Bob Wekesa: African education policies have been predominantly theoretical rather than practical. However, rather than lamenting, we need to take the agency into our own hands to advance an education system that empowers citizens with soft and practical skills, just like China, India, Turkey, and other countries did.

Many African countries have very wonderful policies. There is a need to have trained manpower who have a pan-African spirit to effectively implement the available policies. Many African leaders and officials lack negotiation skills and a pan-African spirit. Instead of representing their countries at international meetings, they prefer to go touring and shopping.


Summarised panelists’ views after responses to moderator’s questions.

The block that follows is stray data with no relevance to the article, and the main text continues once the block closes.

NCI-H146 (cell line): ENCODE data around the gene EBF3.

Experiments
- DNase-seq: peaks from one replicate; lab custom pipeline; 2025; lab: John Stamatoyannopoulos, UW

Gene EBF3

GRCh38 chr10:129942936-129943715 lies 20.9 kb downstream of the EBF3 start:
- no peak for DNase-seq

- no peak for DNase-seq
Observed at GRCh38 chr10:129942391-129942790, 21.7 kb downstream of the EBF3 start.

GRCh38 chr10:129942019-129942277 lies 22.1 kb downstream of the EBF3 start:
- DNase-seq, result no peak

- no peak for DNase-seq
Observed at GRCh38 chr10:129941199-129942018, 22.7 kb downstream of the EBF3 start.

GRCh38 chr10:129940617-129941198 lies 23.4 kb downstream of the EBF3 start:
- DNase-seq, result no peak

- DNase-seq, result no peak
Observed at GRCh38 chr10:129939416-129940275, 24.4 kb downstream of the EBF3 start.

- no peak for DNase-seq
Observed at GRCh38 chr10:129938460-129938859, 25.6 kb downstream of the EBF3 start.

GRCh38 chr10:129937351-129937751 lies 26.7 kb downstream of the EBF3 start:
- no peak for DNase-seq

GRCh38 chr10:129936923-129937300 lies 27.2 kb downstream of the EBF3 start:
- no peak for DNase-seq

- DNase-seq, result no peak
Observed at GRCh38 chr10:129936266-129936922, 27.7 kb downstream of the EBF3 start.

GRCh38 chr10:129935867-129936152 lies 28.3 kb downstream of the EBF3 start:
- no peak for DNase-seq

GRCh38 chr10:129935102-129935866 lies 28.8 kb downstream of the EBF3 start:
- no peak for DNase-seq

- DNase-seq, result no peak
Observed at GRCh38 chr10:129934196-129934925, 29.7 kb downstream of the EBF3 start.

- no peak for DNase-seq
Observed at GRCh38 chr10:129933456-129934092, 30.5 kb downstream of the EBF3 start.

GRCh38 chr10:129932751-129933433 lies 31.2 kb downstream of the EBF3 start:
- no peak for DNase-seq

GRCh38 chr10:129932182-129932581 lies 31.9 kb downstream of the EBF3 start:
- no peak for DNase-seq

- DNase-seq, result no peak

• Having a citizen-driven African agenda means that Africans need to increasingly become inward-looking in terms of solving African problems and not looking to the West as a superior entity that should give the Global South ideas and policies of what and how things should be done. As Africans, we need to proactively and creatively be engaged in solving their problems on issues such as governance systems, domestic and foreign policies, elections, climate change, agriculture, etc. Solutions to these and other issues should be African-developed or African-led. To achieve this, there is a need to harness African knowledge that has been refined over several years and adapt it to address problems. As such, African leaders have the responsibility to empower and support Africans in the use of African knowledge to solve African problems.